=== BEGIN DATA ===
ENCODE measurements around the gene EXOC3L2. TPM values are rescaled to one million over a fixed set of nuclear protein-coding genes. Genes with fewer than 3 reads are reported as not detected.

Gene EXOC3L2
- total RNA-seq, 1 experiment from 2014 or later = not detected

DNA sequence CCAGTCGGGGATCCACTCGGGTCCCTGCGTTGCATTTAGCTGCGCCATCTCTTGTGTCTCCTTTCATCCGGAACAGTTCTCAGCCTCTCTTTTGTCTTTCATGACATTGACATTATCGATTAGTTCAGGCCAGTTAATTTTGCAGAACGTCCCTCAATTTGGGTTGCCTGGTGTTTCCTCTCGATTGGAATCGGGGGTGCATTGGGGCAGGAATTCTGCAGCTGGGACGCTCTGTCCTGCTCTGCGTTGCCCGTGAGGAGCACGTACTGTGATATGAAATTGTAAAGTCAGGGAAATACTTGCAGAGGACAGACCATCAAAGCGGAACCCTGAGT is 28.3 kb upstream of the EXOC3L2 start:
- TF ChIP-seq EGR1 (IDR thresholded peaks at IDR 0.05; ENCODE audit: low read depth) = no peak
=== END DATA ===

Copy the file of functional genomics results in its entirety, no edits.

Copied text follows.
ENCODE measurements around the gene EXOC3L2. TPM values are rescaled to one million over a fixed set of nuclear protein-coding genes. Genes with fewer than 3 reads are reported as not detected.

Gene EXOC3L2
- total RNA-seq, 1 experiment from 2014 or later = not detected

DNA sequence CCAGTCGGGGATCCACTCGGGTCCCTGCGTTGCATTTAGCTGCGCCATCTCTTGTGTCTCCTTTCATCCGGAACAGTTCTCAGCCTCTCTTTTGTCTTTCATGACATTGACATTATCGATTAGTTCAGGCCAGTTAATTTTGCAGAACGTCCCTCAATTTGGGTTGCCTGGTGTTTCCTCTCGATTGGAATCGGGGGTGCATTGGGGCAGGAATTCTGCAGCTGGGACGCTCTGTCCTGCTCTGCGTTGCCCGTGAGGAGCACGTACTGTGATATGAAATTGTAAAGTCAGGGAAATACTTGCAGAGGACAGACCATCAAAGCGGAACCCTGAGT is 28.3 kb upstream of the EXOC3L2 start:
- TF ChIP-seq EGR1 (IDR thresholded peaks at IDR 0.05; ENCODE audit: low read depth) = no peak